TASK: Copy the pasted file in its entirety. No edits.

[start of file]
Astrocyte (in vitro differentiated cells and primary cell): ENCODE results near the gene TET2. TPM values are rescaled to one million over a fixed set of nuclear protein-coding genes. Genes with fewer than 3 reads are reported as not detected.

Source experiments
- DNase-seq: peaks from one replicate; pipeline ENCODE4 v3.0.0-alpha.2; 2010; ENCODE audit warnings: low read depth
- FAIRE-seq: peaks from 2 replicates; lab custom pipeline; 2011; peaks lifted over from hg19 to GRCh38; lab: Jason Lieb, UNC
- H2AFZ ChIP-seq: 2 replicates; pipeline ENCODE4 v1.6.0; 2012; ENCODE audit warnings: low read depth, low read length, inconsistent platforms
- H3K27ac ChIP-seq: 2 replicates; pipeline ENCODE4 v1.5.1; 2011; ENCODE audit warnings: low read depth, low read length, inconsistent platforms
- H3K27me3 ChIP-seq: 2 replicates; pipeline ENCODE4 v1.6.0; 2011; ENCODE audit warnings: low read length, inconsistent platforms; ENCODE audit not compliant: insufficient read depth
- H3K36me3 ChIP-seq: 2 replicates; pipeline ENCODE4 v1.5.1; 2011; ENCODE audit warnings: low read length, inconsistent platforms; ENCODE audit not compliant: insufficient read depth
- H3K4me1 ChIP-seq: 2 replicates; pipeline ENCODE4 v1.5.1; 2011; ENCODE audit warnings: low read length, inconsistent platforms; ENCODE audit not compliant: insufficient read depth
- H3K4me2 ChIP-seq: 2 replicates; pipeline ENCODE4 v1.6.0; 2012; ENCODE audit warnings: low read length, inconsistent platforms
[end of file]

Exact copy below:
Astrocyte (in vitro differentiated cells and primary cell): ENCODE results near the gene TET2. TPM values are rescaled to one million over a fixed set of nuclear protein-coding genes. Genes with fewer than 3 reads are reported as not detected.

Source experiments
- DNase-seq: peaks from one replicate; pipeline ENCODE4 v3.0.0-alpha.2; 2010; ENCODE audit warnings: low read depth
- FAIRE-seq: peaks from 2 replicates; lab custom pipeline; 2011; peaks lifted over from hg19 to GRCh38; lab: Jason Lieb, UNC
- H2AFZ ChIP-seq: 2 replicates; pipeline ENCODE4 v1.6.0; 2012; ENCODE audit warnings: low read depth, low read length, inconsistent platforms
- H3K27ac ChIP-seq: 2 replicates; pipeline ENCODE4 v1.5.1; 2011; ENCODE audit warnings: low read depth, low read length, inconsistent platforms
- H3K27me3 ChIP-seq: 2 replicates; pipeline ENCODE4 v1.6.0; 2011; ENCODE audit warnings: low read length, inconsistent platforms; ENCODE audit not compliant: insufficient read depth
- H3K36me3 ChIP-seq: 2 replicates; pipeline ENCODE4 v1.5.1; 2011; ENCODE audit warnings: low read length, inconsistent platforms; ENCODE audit not compliant: insufficient read depth
- H3K4me1 ChIP-seq: 2 replicates; pipeline ENCODE4 v1.5.1; 2011; ENCODE audit warnings: low read length, inconsistent platforms; ENCODE audit not compliant: insufficient read depth
- H3K4me2 ChIP-seq: 2 replicates; pipeline ENCODE4 v1.6.0; 2012; ENCODE audit warnings: low read length, inconsistent platforms